Slipping Into Darkness.

Michael Durazo, the frontman of Slipping Into Darkness, called me one recent day with welcome news: The band’s independently released first album was finally finished.

We met at a location in Desert Hot Springs, and he put a copy of Shurpedelic in my hand.

Others will be able to experience the excitement I felt at that moment on Saturday, Aug. 9, at Schmidy’s Tavern in Palm Desert, where the band will be celebrating the album’s release. Also included on the bill will be local bands Facelift, CIVX and Waxy.

Slipping Into Darkness, the Desert Hot Springs band that played on the main stage at Coachella in 2013, has long been at work on Shurpedelic. During a recent interview, Durazo and guitarist Adrian Carreno explained the delays.

“We had a bunch of setbacks,” Durazo said. “We had a change in band members, band members moving away, and money (problems). We recorded it, and it got erased by accident, so we had to start over.”

Carreno said he couldn’t believe how much time the album took.

“It took us almost two years to make this album because of all that stuff,” Carreno said in frustration, “changing drummers, changing recording studios, and (raising) the money to finally get it made.”

Slipping Into Darkness melds psychedelic rock with surf guitar and blues riffs, and the quality of the recordings on the album is excellent. Shurpedelic includes the songs the band has played live in the Coachella Valley over the past couple of years—songs the band’s fan base has gotten to know and love, like “Mexicali,” “Some Way,” “Tell It Like It Is” and “Ahh Doo.”

Then there’s the album cover: It shows a small child smoking a joint. (See below.) On the back is a group of Catholic priests standing on a street corner in the 1970s. Durazo confirmed the photo on the front cover is indeed real.

“It’s one of my family members smoking a joint at the beach in the ‘70s. (That family member) was probably 4 or 5,” Durazo said. “We thought it’d be great to fuck with people, with the kid smoking on the front, and the priests on the back.”

The album cover is sure to grab people’s attention. The songs are, too.

“They’re all about my life. I’m not really good at saying shit like this, but they’re all about my life experiences in the desert. I’ve lived in Desert Hot Springs for 23 years, and all my friends live here. We’ve been bullshitting for 22 years here,” Durazo said with a laugh.

On the day of the interview, Carreno was leaving to return to his home in Mexicali, Mexico. With the exception of Durazo, all of the members live outside of the Coachella Valley. (Bassist Nigel Dettelbach and drummer Nigel Carnahan live in Northern California.) So how do they all manage to come together for shows in the Coachella Valley? Carreno discussed how frustrating it can be to do so.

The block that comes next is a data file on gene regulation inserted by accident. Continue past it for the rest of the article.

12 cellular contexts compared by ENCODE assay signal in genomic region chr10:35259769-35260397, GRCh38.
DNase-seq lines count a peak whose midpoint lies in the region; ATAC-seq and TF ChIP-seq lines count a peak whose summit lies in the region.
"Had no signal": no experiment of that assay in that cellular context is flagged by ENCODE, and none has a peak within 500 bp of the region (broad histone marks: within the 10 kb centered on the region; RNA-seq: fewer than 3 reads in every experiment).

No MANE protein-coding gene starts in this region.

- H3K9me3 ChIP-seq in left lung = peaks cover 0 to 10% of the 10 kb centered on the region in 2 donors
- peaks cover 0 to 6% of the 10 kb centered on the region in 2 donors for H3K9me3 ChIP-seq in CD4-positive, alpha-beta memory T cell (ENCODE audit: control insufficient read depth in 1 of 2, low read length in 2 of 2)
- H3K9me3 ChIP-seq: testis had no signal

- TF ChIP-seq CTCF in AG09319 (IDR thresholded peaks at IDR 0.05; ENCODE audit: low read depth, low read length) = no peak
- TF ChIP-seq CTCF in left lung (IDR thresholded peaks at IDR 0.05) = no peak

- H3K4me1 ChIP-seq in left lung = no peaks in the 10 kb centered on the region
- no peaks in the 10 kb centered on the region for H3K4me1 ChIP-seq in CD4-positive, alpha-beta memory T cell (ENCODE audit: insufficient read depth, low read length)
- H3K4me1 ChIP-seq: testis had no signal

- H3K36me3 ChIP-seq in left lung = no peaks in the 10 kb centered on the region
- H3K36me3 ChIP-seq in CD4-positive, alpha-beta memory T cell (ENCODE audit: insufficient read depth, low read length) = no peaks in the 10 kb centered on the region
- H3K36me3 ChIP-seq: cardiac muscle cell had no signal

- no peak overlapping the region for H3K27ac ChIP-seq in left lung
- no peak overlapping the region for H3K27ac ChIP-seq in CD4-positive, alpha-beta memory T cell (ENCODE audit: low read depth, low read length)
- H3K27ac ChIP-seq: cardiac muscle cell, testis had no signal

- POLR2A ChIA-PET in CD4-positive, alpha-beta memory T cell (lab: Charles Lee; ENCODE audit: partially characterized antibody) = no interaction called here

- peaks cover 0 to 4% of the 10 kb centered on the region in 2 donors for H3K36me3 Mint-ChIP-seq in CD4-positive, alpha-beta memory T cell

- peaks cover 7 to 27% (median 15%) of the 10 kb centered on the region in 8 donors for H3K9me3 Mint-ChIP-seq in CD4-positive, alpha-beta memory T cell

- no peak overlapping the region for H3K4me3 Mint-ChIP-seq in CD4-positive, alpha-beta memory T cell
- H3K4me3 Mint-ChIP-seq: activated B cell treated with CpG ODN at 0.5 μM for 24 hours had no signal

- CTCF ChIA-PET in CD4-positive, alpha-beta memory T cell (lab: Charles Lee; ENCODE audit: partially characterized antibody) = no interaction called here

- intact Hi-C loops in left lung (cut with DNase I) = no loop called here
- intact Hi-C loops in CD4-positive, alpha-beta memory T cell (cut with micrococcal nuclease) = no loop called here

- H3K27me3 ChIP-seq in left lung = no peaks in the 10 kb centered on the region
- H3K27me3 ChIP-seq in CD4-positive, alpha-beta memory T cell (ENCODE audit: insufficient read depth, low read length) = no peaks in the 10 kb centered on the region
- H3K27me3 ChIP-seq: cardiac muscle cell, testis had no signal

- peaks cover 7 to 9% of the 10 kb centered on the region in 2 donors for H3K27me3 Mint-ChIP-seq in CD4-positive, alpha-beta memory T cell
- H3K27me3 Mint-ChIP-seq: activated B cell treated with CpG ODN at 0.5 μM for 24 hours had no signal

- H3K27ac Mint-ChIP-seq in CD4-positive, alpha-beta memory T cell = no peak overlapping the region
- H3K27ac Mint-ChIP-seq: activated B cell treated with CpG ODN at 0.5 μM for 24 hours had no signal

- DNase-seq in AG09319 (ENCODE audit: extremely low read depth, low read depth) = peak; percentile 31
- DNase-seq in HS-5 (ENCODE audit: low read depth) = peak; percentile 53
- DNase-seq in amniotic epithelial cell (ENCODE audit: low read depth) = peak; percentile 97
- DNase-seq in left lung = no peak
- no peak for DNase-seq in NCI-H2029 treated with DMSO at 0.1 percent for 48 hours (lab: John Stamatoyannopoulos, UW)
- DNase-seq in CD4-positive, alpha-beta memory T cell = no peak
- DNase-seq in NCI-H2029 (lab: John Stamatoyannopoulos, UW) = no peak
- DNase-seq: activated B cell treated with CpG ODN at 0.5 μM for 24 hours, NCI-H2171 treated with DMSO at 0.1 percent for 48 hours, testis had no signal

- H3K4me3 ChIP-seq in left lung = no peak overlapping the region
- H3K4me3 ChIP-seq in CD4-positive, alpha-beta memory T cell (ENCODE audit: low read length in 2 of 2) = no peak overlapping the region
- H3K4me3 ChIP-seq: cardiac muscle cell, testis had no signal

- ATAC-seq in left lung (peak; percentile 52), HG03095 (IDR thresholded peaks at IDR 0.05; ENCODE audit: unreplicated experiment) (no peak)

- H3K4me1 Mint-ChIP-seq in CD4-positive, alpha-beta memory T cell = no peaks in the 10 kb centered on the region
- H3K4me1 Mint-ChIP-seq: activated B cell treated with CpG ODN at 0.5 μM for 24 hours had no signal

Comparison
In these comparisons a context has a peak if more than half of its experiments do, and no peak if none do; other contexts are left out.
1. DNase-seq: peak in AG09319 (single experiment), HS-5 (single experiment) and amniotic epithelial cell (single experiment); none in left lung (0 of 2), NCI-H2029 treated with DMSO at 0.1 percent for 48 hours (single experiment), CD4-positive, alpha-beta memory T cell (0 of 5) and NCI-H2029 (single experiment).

“It’s tough, because I have to wait in line at the border,” Carreno said. “It’s a half-hour to an hour to get across, and then I have a two-hour drive. Sometimes, the wait is longer, and I turn off my air-conditioning so my car doesn’t overheat. When there’s a show coming up, or we’re recording, they have to tell me about two weeks before just so I can prepare for all of that. I’ll usually stay at Michael’s house for four or five days.

“It’s tough, but at the same time, it’s refreshing when you start playing, because you haven’t seen each other in a long time. It’s not the same boring thing, and you have more ideas.”

The band has also played some shows in Mexico—and those experiences haven’t always gone smoothly.

“My friends got in a fist fight. I stopped it, and then the Federales thought I had something to do with it, even though I didn’t,” Durazo said about one incident. “They took us to the middle of the desert; they made us strip; and then they made us give them all our money.”

Carreno added, jokingly: “I think they made you do more than just strip.”

Durazo explained how the CD-release show came together.

“We wanted to do it at the Dillon Roadhouse in Desert Hot Springs, but they sold it, and it’s under new ownership,” Durazo said. “The people at Schmidy’s seemed really cool, so we went to check out the spot, and it was cool. Waxy will be opening the show, (followed by) CIVX, our best friends Facelift, and then us. In between sets, Planet Lunch is going to be spinning records. CIVX are buddies of ours; Facelift are like our brothers; and we just hit up Waxy, and they said they were down.”

The Slipping Into Darkness album-release party will take place at 8 p.m., Saturday, Aug. 9, at Schmidy’s Tavern, 72286 Highway 111, in Palm Desert. Admission is $8 and includes a copy of the album. For more information, visit

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Brian Blueskye

A native of Cleveland, Ohio, Brian Blueskye moved to the Coachella Valley in 2005. He was the assistant editor and staff writer for the Coachella Valley Independent from 2013 to 2019. He is currently the...